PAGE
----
Meanwhile the Vaudese Government, enlightened either by Pestalozzi's request as to the collaborators who had left the institute, or by the reports of the Yverdun municipality on the proceedings that had been instituted against them, had become aware of this unhappy state of things; and, fearful lest these painful disputes should result in the ruin of a useful and celebrated institution, determined to put an end to them. It accordingly instructed its representative at Yverdun to interpose and make an effort to bring about a reconciliation, which, after much trouble, he succeeded in doing, the contending parties consenting to sign a sort of treaty of peace, which was drawn up in French by Niederer himself. It will be observed that in the preamble of this document, which we give below, Pestalozzi occupied a place apart, as if he were not really concerned in the matter:

"The undersigned, Doctor Henry Pestalozzi, founder and head of an educational institute in Yverdun, together with Hermann Krusi, director of the cantonal school of Appenzell at Trogen, Conrad Naef, head of an institute for deaf-mutes, and Doctor Jean Niederer, minister of the Gospel and head of an institute for girls, of the one part, and Joseph Schmidt of the other part, having resolved to terminate their differences amicably, and in a manner consistent with the personal

character, dignity, and civil and social position of those concerned, have agreed on the following points:

"I. They declare to be contrary to truth, their better knowledge, and their real convictions, all the slanderous statements and imputations that have, as the result of certain misunderstandings, been spoken, written, or printed since the return of the above-named Joseph Schmidt to the institute of Pestalozzi in 1815, whoever may have been the subject of the said statements and wherever they may have originated. They particularly make a formal retraction of the charges and counter-charges made in connection with certain financial disputes, as being without foundation, and, so far as they affect the honour and uprightness of the persons concerned, as being the result of a misapprehension and of the heat of passion.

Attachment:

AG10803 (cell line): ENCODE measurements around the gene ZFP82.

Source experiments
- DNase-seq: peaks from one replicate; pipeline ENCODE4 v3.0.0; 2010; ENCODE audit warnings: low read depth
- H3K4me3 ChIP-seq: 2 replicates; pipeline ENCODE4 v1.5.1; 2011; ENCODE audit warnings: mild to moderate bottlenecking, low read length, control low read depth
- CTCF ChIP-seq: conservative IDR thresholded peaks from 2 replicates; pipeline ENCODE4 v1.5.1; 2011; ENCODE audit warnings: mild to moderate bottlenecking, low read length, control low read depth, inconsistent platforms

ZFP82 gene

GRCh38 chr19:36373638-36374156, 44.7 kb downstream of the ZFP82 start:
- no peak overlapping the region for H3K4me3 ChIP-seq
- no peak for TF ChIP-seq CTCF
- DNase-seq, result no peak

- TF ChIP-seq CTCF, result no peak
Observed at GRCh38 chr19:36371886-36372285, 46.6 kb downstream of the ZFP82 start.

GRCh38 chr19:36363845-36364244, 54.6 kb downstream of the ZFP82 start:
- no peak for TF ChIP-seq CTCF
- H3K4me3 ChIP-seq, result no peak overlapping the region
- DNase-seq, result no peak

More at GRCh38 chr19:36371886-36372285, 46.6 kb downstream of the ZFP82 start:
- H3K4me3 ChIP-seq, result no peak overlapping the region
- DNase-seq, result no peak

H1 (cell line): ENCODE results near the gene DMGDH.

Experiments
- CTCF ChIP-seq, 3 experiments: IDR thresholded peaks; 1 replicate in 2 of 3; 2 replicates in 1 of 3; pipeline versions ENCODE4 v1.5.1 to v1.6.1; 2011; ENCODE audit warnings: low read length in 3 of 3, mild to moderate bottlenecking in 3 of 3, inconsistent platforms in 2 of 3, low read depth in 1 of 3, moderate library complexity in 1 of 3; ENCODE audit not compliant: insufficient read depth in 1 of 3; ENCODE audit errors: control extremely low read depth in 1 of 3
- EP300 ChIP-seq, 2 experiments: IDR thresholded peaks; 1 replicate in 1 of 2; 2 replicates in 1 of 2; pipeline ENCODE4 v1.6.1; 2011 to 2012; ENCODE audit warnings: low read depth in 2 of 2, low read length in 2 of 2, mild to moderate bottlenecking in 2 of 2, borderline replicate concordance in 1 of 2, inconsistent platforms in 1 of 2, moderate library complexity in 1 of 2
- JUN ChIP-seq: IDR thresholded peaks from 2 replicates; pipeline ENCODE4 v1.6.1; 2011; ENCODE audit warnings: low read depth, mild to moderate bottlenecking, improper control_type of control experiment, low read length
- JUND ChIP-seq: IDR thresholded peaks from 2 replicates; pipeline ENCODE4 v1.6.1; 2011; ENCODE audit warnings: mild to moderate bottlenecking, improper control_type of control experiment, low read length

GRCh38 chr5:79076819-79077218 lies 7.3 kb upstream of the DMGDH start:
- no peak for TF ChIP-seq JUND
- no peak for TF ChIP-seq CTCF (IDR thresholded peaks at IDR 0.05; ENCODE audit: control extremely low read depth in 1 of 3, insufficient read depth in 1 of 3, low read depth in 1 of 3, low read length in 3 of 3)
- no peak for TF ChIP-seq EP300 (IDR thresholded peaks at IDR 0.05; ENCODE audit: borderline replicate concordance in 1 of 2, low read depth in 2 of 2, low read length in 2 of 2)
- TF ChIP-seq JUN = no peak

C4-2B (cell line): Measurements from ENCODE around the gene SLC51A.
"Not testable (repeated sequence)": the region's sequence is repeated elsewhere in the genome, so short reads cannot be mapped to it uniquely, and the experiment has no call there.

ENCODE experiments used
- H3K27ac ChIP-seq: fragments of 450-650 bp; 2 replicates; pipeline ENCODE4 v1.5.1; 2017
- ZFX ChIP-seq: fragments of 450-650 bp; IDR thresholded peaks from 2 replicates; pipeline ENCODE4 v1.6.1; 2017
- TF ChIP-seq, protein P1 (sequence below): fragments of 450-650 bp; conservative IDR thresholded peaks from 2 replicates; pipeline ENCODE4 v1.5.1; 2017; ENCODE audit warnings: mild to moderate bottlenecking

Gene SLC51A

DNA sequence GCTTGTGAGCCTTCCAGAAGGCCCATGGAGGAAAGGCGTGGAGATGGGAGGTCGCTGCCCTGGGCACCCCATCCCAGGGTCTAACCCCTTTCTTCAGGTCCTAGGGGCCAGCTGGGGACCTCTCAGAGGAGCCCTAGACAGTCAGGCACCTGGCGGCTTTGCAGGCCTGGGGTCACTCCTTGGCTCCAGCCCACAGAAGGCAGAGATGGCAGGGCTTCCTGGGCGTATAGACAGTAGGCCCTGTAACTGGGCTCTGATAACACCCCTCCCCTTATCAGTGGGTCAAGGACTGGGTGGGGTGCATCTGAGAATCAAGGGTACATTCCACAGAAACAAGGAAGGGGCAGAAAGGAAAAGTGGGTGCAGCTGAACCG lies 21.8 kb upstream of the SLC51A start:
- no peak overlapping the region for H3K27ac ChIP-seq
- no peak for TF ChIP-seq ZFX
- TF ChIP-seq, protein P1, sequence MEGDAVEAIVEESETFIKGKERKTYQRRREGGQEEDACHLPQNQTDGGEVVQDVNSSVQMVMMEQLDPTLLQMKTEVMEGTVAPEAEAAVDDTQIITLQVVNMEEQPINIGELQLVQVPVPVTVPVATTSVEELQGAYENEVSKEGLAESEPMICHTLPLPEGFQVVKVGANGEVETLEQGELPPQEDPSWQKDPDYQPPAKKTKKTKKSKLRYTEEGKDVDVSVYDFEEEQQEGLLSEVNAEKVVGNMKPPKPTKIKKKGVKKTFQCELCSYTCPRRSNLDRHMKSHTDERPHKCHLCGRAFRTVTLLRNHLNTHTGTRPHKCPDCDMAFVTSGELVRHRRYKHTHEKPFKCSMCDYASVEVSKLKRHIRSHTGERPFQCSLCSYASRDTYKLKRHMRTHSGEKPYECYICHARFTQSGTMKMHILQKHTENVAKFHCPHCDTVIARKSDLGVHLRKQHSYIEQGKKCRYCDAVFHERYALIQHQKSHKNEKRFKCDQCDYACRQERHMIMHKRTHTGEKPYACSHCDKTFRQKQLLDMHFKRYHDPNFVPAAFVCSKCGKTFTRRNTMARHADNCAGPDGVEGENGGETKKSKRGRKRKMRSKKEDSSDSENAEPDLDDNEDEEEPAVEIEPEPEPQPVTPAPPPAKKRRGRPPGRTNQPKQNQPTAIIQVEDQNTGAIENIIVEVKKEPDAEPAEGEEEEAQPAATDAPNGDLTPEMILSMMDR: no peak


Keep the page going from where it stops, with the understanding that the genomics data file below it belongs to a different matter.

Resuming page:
"II. The law-suits now pending to be withdrawn by the proper party, each side paying its own costs.

"III. The still unsettled financial question to be referred to four arbitrators, who, in the event of equal votes, shall choose a further arbitrator to decide the matter. Each side to choose its own arbitrators, and to have absolute freedom of choice. The decision to be made public, if so desired.

"IV. As it is essential, on the one hand, that the internal harmony of the establishments and the free action of those who direct them be undisturbed, and, on the other, that the means at present existing for Pestalozzi's undertaking be made the best possible use of, Messrs. Naef and Niederer offer to do what they can to further his efforts, provided, that is, that they can be useful to him and that he makes them a personal request, and on the understanding, of course, that they will as carefully avoid all interference with the internal relations and management of Pestalozzi's institute as Pestalozzi would avoid interference with theirs. "V. In the event of new misunderstandings and dissensions arising in connection with Pestalozzi's wishes concerning the before-mentioned persons and their establishments, a contingency of which we are not at all afraid, the differences to be settled in a frank and generous spirit by arbitrators appointed in Yverdun itself.

"VI. In the event of Pestalozzi's unwillingness to make the whole of this agreement public, Messrs. Krusi, Naef,

and Niederer will be satisfied with the publication of the first three points or the first alone.

"Yverdun, the 31st December, 1823.

"PESTALOZZI,

J. SCHMIDT.

J. C. NAEF,

J. NIEDERER, in my

own name and in that of

MR. HERMANN KRUSI.”

This document was published in 1824 in the ninth volume of Cotta's edition of Pestalozzi's works, where it is accompanied by a declaration, dated the 17th March, 1824, which begins thus:

"I am grieved beyond measure to be obliged to insert here this memorial of a most unhappy time; but I cannot do otherwise, for these hostilities, which from their first causes to their final consequences lasted no less than ten years, have crushed all my hopes by slowly destroying every means I possessed of reaching the end to which I had devoted my life. I hope the public will share the sorrow I feel in thus being compelled to declare that these circumstances have rendered the foundation from which I expected such good results entirely impossible, and have made me absolutely incapable of fulfilling the engagements I contracted with so much ardour."

Pestalozzi then goes on to explain how these dissensions brought trouble into his establishment, robbed him of the confidence of the public, and so ruined his institute, upon which he counted as a fundamental and indispensable part of his projected enterprise. He adds, that he has spent his last farthing, that he has even had to use some of his grandson's money, that his pen is the only resource left him for carrying on the work of his life, that he already has several manuscripts almost completed, and that he is going to work with redoubled zeal.

Few of Pestalozzi's friends read this declaration without a feeling of burning shame. They accused Schmidt of having excited illusory hopes in the old man so long as there was a chance of increasing the subscription to his writings, of having caused him to waste the proceeds of this subscrip